Welcome to Tynan Sinks’ fragrance column, Smells Like Trouble. As Byrdie’s resident fragrance connoisseur, Tynan will be sharing the scents that linger on in his mind, and nose, and clothes.
In the fragrance world, Louis Vuitton scents are kind of…illusive, which, unfortunately for me, only makes me want them more. For years, they’ve been taunting me, beckoning me to smell them but being just far enough out of my grasp that they have thus far evaded me. “That’s fine,” I lied. “I have a billion scents! I don’t need those. I don’t even WANT them.”
But then I saw the arrival of Étoile Filante and I knew this little game I was playing with myself wouldn’t last much longer.
I think a lot about how brands bring fragrances to life through a screen. Talking about a scent while you’re wearing it is challenging enough. But explaining a fragrance using words alone? It’s almost impossible. So obviously I chose it as a career.
I’ll admit it: they got me. Louis Vuitton describes their new scent saying “Experience a journey of light… Like a sun in the heart of the night, the shooting star sends a universal message of hope…”
Described as a bouquet of osmanthus, magnolia, and jasmine with a top note of juicy strawberry, I was intrigued. I don’t usually die for florals, but a strawberry note? What could this smell like? What would their idea of light smell like?
Light is a lot like scent. You can’t touch it, but its presence is unmistakable. You don’t think about it when it’s there, but you miss it when it’s gone.
In the way that you can only experience scent with your sense of smell, you can only experience light with your sense of sight. It doesn’t have texture or weight or taste. Both scent and light are elemental and instinctual.
Étoile Filante takes a lot of things that I don’t usually like in fragrance and serves them up in a way that I do. Thanks to its middle notes of osmanthus, magnolia, and jasmine, the scent is predominantly a while floral. Scents like this usually repel me, but instead of being powdery, dry, and dated, this feels fresh, clean, and almost aquatic. It’s light, airy, perfect for springtime and never ends up wearing on your nerves.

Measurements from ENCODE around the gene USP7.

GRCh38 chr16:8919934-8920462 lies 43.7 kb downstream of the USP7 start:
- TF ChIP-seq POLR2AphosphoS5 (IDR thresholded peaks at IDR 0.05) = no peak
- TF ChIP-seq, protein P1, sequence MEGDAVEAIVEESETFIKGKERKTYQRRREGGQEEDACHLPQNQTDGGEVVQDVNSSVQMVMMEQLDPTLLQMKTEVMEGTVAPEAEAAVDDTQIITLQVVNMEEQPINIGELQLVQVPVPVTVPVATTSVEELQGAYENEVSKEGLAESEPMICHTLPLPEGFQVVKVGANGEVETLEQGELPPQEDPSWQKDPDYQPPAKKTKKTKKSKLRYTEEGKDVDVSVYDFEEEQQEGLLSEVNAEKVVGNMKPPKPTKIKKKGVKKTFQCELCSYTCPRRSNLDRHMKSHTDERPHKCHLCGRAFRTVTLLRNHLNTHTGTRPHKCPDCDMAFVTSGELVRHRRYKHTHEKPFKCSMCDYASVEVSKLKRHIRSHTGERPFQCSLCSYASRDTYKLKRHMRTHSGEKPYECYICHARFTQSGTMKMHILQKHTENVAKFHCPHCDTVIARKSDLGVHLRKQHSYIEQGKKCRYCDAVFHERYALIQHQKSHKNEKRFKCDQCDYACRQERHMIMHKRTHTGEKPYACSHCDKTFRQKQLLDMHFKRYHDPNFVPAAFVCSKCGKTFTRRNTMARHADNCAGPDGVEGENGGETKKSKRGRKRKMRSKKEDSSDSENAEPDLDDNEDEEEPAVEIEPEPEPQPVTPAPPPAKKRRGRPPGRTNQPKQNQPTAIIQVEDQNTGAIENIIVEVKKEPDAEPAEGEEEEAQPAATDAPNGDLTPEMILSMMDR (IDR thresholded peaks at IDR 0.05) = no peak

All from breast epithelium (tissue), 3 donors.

This is in part thanks to the juicy strawberry note at the top of the scent. It elevates the whole fragrance with a sweetness that’s subtle but impactful. You don’t notice it straight away, it’s not like a big, juicy, ripe strawberry note, nor is it confectionary like strawberry bubblegum. More so, it takes a back seat to the florals and gives them another layer of depth, something different for the nose to grab onto.
I noticed that the strawberry note would often jump out at me as I wore. Every now and then, I’d catch a bright, juicy note bouncing off my skin, making itself known even through all the florals. That was my favorite part of wear and of the scent as a whole: just when you think it settled and you figured it out, the strawberry would surprise you again.
Instead of being anchored by woods, vanilla, or amber at the bottom, as so many fragrances are, Étoile Filante is only held down by white musks, making the base foggy and vaporous. Musks are often used to enhance other notes or let them breathe, rarely are they the only thing to ground a scent, because they’re not very grounding at all.
Of course, musks can be worn on their own, and many scents are based around musks, but even those often have something else at the base. Somehow, this works. It adds to the lightweight feel of the scent and doesn’t take away from its longevity. It wears very well all day, still as apparent at the end of the night as it was when you sprayed it on, but never getting stale as many florals threaten to do.
I thought I knew what I was getting myself into with this scent: light, white florals. And yea, maybe that’s it, or a lot of it, but it’s also so much more. The addition of the juicy, red strawberry and the exclusion of anything other than musk at the base really to work to make the florals shine in a new way. It adds to them without overcomplicating them.
This would be perfect for those who love a classic floral scent, the sort of thing you think of when you think of perfume. But it’s also great for a person like me, who usually detests a typical floral and wants his fragrance to smell like anything but flowers. I keep going back to this, though. It think it’s a really interesting take on a classic, and shows that, when paired right, you don’t really need much to put a new spin on something familiar.
So was the Louis Vuitton scent worth the hunt? Yea, I would say so. If they’re all blends of classic and innovation, then I’m eager to smell the rest of them.
There are a lot of ideas at play here, but it works because Étoile Filante combines a few notes to achieve a scent that is half traditional, half surprising.
I keep thinking about its concept of light, how it tries to portray light through fragrance, and if it’s successful or not. I think, too, about the similarities between light and smell. Étoile Filante is a fascinating take on light as a scent, and also light in terms of weight. It’s bright white florals mimic the purity of light, while the sweet top note is like the added warmth of golden hour. It’s overall a very breezy scent, without any heavy notes to weigh it down.
I think I’ll keep wearing this well into the spring and summer. I love how it keeps me on my toes as it evolves on my skin, and I can’t wait to see how it wears from a gloomy winter to a spring that is sure to be full of light.